Place of migration:
Stayed in Ireland

Henry Howley, Irish insurgent, was a protestant, and worked as a carpenter in his native place, Roscrea, Co. Tipperary. He took part in the rebellion of 1798 and in Robert Emmet's insurrection. While engaged in the latter plot he was the ostensible proprietor of the store in Thomas Street, and to him was assigned the task of bringing up the coaches by means of which Emmet designed to effect his entrance into Dublin Castle. While engaged, however, in carrying out this part of the programme, and as he was passing along Bridgefoot Street, Howley stopped to interfere in a common street brawl, which unfortunately ended by his shooting Colonel Lyde Brown. Compelled thereupon to consult his own safety, Howley left the coaches to their fate and fled. To this untoward accident Emmet chiefly ascribed the failure of his plot. Howley's hiding-place was subsequently betrayed by a fellow-workman, Anthony Finnerty, to Major Sirr. In the scuffle to arrest him Howley shot one of the major's men, and escaped into a hayloft in Pool Street, but was soon captured. He was condemned to death by special commission on 27 Sept. 1803, confessed to having killed Colonel Brown, and met his fate with fortitude.

[Madden's United Irishmen, 3rd ser. iii. 141; Saunders's News-Letter, 28 Sept. 1803.]

There is another peculiar Roscrea twist to the tale. In an article first published in the Roscrea People of 1999, Brendan Carmody (RIP) writing an article on a local Roscrea walk known as The Norbury Round mentions how he learned of a residency at Inane (Roscrea) belonging to Robert Curtis that was once rented by John Toler, 1st Earl of Norbury, who became known as Lord Norbury between 1800-1827 and nicknamed “The Hanging Judge”.  This was the judge that sentenced Henry Howley to death.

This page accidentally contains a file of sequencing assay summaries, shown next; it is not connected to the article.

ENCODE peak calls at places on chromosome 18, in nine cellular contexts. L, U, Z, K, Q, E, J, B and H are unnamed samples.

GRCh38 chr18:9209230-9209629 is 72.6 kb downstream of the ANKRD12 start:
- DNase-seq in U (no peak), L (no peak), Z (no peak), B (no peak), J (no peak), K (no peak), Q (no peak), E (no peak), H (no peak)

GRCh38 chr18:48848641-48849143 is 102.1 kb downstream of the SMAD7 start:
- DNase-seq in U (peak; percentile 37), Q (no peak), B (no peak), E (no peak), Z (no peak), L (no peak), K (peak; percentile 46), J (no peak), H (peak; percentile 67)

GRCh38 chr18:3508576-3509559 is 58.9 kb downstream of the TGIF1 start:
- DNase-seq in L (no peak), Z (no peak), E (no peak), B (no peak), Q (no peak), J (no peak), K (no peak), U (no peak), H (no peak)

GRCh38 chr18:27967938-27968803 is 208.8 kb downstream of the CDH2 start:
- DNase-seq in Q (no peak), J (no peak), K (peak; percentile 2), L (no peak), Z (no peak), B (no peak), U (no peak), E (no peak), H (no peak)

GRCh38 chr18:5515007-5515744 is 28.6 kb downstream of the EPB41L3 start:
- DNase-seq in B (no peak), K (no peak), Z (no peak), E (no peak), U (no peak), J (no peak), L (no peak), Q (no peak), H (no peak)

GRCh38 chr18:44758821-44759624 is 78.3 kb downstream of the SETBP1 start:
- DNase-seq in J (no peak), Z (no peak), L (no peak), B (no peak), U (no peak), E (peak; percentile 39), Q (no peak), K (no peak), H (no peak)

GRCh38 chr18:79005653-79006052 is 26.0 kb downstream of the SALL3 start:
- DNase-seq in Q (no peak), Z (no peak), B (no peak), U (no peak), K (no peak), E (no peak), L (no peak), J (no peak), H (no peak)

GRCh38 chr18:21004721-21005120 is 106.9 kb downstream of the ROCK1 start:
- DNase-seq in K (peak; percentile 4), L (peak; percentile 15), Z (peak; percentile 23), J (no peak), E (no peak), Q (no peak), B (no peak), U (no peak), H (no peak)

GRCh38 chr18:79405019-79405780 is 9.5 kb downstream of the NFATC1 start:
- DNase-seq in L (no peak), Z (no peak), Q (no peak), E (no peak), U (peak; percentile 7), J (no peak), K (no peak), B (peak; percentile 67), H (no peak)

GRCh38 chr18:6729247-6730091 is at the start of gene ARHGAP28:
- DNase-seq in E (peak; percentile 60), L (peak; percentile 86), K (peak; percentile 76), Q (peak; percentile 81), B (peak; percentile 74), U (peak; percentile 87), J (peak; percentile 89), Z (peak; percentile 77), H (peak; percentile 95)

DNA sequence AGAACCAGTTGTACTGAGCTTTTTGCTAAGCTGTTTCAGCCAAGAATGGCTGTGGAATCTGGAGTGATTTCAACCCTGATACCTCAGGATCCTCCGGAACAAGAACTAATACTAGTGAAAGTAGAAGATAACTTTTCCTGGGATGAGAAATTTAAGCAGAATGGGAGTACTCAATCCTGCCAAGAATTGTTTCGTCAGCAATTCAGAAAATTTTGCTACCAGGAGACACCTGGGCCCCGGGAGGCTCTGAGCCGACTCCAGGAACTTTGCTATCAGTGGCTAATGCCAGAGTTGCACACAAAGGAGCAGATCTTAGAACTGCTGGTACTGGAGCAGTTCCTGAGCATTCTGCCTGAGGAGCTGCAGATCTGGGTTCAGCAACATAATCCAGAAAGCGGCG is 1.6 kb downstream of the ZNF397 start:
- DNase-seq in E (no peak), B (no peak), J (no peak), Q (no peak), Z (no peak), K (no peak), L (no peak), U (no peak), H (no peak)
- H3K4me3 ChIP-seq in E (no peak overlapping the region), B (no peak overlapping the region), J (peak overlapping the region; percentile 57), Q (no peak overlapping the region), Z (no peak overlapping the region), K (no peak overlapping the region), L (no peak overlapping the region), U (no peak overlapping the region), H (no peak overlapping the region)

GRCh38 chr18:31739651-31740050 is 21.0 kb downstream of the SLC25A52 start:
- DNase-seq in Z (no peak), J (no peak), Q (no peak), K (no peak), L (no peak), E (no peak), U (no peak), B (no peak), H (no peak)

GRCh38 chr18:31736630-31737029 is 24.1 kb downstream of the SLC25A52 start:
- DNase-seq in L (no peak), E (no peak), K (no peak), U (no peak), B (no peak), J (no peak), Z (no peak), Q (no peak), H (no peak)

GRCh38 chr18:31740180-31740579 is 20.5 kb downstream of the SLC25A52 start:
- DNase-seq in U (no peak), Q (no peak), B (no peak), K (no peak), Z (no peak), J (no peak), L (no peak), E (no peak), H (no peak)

Howley's importance in the eyes of the authorities is shown that he was next into the dock after Emmet at Green Street Courthouse on September 27, and was executed the following day.  Like his birthplace, his burial place is not certain, but probably Bully’s Acre – Kilmainham, Dublin’s oldest graveyard.

Additional Information
Date of Birth 1774 (circa)  
Date of Death 28th Sep 1803 VIEW SOURCE


Image of Henry Howley Ireland VIEW SOURCE
Some text resource used above. Ireland VIEW SOURCE
Details of Lord Norbury VIEW SOURCE
Newspaper Article July 12th 2003 Ireland VIEW SOURCE
Bully's Acre Image Ireland VIEW SOURCE
Map source Ireland VIEW SOURCE